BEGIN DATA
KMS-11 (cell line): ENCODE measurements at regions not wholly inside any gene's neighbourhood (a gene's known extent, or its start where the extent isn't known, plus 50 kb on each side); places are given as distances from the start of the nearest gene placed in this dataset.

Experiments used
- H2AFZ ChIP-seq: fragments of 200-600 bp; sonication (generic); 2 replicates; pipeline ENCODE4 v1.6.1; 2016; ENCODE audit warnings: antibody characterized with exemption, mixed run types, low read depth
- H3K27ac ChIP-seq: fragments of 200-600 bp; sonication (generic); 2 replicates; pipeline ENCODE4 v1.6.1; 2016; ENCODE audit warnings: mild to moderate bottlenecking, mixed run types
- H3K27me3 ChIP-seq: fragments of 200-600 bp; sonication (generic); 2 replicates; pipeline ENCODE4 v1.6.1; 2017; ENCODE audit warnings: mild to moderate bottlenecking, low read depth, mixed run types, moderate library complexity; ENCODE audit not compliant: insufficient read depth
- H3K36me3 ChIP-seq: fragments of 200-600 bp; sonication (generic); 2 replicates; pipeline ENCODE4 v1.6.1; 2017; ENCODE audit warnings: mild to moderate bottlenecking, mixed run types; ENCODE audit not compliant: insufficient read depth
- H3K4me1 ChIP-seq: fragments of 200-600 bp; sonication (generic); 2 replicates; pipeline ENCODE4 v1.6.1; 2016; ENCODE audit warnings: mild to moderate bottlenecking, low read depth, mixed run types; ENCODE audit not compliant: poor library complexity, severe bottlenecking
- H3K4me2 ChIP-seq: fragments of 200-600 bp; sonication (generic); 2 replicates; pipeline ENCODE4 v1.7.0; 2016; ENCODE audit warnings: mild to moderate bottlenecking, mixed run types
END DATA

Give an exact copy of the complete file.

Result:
KMS-11 (cell line): ENCODE measurements at regions not wholly inside any gene's neighbourhood (a gene's known extent, or its start where the extent isn't known, plus 50 kb on each side); places are given as distances from the start of the nearest gene placed in this dataset.

Experiments used
- H2AFZ ChIP-seq: fragments of 200-600 bp; sonication (generic); 2 replicates; pipeline ENCODE4 v1.6.1; 2016; ENCODE audit warnings: antibody characterized with exemption, mixed run types, low read depth
- H3K27ac ChIP-seq: fragments of 200-600 bp; sonication (generic); 2 replicates; pipeline ENCODE4 v1.6.1; 2016; ENCODE audit warnings: mild to moderate bottlenecking, mixed run types
- H3K27me3 ChIP-seq: fragments of 200-600 bp; sonication (generic); 2 replicates; pipeline ENCODE4 v1.6.1; 2017; ENCODE audit warnings: mild to moderate bottlenecking, low read depth, mixed run types, moderate library complexity; ENCODE audit not compliant: insufficient read depth
- H3K36me3 ChIP-seq: fragments of 200-600 bp; sonication (generic); 2 replicates; pipeline ENCODE4 v1.6.1; 2017; ENCODE audit warnings: mild to moderate bottlenecking, mixed run types; ENCODE audit not compliant: insufficient read depth
- H3K4me1 ChIP-seq: fragments of 200-600 bp; sonication (generic); 2 replicates; pipeline ENCODE4 v1.6.1; 2016; ENCODE audit warnings: mild to moderate bottlenecking, low read depth, mixed run types; ENCODE audit not compliant: poor library complexity, severe bottlenecking
- H3K4me2 ChIP-seq: fragments of 200-600 bp; sonication (generic); 2 replicates; pipeline ENCODE4 v1.7.0; 2016; ENCODE audit warnings: mild to moderate bottlenecking, mixed run types